Being different requires that you separate yourself from average. If average is normal, to be different you must either be above or below average. Obviously here we’re shooting for above.
If you are average, you are by definition a part of the majority. Which also means that the majority of people you interact with fall into this category – and giving yourself permission to be different from them, especially if it’s friends and family, is hard to do. After all, who the hell are you to want something different? (Note: I’m not saying you should cut ties with your friends and family or anything of that nature, just that you need to expect more than “average”).
Look at professional athletes. When it comes down to it, they’re people like you and me. But they hold themselves to a much, much higher standard than the average person. Why? Because it’s their job. Their career depends on it. It is expected of them by everyone. The most well-respected athletes don’t just hold themselves to a higher standard physically though. No, they are respected on and off field because their standards of behavior are higher than average as well.
But they aren’t superheros, despite impressive physical abilities. They just have a different mindset and a different environment. To see game time, they must continually prove their worth. They must play their best in practice and in the game. It’s expected of them by the coaches, themselves, and the team, and the community. They must nurture and build their bodies. They must behave respectably on and off the field and not draw negative attention to their team. Overall, they are held to higher standards by everyone in their life.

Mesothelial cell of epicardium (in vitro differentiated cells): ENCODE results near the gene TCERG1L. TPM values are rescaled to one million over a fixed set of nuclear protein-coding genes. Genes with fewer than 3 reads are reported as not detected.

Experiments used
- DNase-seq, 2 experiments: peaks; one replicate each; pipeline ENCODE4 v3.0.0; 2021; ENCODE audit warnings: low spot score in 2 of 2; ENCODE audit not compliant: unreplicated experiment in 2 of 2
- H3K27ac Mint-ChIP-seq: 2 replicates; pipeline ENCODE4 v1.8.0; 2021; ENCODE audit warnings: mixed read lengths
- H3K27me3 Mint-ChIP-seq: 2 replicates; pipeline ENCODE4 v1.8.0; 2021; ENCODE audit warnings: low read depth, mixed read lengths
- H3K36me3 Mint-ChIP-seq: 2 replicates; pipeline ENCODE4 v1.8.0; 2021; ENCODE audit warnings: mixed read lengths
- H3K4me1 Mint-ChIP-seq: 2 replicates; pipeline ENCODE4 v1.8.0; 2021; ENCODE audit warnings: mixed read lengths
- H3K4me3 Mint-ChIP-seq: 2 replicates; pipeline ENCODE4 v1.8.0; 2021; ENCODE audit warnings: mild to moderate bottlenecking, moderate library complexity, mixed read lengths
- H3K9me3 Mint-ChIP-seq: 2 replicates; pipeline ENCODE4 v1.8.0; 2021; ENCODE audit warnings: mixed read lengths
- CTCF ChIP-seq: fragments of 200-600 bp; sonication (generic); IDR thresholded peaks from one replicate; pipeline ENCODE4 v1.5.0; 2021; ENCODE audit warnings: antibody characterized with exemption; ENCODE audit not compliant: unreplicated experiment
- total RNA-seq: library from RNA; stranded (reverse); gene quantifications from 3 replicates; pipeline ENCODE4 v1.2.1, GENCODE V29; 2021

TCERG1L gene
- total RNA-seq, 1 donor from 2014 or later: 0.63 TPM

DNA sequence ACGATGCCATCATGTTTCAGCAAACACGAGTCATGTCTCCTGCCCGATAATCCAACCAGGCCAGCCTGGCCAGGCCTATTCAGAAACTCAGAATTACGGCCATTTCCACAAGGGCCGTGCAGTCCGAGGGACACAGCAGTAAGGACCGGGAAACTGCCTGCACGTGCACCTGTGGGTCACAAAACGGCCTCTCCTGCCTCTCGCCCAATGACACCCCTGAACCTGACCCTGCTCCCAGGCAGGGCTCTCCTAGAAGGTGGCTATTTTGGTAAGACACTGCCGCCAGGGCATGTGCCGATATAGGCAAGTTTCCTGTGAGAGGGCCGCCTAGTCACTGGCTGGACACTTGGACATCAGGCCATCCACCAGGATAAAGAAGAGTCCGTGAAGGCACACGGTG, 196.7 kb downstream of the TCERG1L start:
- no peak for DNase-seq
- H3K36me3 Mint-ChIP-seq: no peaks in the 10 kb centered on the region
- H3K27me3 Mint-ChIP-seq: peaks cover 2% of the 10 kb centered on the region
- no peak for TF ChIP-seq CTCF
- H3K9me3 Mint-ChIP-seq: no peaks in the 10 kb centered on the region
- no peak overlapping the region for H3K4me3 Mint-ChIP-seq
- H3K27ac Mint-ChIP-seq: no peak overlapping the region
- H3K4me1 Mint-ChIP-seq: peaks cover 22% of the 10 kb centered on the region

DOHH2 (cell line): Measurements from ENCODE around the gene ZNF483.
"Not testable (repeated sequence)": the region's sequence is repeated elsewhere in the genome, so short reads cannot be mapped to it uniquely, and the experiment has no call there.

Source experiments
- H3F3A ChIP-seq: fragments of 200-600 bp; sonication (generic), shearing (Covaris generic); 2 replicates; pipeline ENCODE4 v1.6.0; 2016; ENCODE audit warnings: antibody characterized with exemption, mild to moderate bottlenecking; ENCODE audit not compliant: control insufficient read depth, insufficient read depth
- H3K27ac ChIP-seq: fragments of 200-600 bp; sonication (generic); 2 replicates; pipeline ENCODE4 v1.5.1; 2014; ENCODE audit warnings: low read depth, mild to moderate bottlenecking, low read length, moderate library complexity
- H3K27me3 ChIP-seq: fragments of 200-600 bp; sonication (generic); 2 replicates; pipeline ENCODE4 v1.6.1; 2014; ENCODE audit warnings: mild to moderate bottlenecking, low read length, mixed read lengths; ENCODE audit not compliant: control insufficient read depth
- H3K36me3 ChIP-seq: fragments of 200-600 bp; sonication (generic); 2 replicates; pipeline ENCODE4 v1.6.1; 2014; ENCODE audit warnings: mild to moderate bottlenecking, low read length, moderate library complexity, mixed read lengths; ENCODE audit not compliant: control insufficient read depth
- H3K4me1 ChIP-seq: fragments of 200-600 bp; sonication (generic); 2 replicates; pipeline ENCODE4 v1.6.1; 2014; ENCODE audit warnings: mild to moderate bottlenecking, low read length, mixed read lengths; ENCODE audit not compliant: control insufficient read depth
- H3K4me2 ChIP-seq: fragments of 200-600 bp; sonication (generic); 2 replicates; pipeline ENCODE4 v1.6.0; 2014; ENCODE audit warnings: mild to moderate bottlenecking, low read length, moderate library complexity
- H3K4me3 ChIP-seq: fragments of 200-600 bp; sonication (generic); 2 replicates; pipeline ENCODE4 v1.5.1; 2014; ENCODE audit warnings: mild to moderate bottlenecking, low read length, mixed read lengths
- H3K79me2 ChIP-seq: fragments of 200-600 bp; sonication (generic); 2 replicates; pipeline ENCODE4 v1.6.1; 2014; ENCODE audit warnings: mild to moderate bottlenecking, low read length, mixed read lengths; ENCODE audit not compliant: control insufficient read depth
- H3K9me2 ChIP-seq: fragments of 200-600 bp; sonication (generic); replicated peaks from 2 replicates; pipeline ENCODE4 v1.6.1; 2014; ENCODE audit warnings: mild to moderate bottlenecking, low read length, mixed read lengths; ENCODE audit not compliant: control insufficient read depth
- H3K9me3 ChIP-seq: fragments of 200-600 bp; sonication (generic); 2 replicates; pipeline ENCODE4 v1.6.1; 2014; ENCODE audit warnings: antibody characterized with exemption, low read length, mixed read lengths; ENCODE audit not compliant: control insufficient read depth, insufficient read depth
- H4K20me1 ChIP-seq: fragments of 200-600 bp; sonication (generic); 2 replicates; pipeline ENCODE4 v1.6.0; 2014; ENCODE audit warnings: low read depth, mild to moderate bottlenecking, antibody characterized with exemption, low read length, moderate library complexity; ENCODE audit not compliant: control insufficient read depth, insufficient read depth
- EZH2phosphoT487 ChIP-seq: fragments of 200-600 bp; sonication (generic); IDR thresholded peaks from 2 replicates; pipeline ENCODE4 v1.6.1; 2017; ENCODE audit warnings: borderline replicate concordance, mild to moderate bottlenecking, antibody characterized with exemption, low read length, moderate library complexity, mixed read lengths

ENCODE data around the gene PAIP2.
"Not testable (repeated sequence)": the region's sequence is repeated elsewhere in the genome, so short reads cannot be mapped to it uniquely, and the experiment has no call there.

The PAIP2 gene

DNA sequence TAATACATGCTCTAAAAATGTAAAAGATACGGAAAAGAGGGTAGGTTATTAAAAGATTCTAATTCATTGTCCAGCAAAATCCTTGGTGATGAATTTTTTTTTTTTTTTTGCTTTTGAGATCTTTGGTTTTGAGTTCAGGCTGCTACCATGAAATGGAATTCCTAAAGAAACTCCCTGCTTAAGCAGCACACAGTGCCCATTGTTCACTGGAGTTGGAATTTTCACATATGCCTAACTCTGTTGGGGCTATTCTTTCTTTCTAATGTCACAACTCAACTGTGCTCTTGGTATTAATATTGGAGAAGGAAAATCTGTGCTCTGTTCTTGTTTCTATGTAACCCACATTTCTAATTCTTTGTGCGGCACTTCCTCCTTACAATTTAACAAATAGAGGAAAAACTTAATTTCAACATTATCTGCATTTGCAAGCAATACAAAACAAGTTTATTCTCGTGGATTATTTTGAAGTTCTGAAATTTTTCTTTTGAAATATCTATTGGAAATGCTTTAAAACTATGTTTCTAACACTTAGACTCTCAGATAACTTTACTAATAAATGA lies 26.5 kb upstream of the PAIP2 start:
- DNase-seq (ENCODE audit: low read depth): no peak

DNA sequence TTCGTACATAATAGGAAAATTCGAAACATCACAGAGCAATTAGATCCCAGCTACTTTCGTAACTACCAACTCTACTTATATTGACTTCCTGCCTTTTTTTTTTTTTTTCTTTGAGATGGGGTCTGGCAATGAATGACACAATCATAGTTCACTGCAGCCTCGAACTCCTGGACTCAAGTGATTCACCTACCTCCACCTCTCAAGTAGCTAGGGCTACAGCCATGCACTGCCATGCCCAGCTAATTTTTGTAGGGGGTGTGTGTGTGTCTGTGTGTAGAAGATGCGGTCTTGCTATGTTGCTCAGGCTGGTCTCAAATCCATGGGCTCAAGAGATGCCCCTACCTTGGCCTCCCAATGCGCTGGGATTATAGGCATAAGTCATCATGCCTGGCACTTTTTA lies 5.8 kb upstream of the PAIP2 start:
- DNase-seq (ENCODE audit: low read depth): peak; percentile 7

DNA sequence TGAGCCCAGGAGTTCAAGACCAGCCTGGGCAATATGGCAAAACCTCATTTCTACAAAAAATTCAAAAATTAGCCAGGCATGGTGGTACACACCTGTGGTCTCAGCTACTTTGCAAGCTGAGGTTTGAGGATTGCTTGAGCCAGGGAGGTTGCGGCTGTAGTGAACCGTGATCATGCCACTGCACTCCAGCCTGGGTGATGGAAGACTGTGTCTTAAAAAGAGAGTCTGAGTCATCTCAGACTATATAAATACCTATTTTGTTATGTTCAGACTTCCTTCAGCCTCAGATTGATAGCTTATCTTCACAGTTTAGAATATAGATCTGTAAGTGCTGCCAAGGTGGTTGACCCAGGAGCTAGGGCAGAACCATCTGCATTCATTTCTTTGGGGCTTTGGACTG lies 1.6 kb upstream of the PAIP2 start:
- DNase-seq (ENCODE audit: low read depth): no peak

However, for us non-celebrity professional athletes you tend to encounter the opposite. When (nearly) everyone around you has average expectations they tend to expect you to have them too. Social pressure to conform is difficult to resist, especially when it’s from people close to you. Of course, most people don’t have bad intentions – they aren’t trying to limit you by having lower expectations. Oftentimes you won’t notice you’ve adopted another’s belief. The problem is it’s easy for these beliefs to turn into assumptions – something you hold to be true when in fact, there isn’t a grain of evidence to support it. But you must view your life objectively and ask yourself if there are any assumptions you have that are holding you back. And you absolutely must test your assumptions.
People instinctively fear the unknown and the majority of people know average. So what does that tell you? Don’t ever settle for average. Please. The world needs something different, something better.
So here’s what you need to do: give yourself permission to commit to higher standards than people around you who have settled and accepted stagnation. If you don’t want to be average, you cannot have average standards. You must hold yourself accountable for something better. You simply must be different.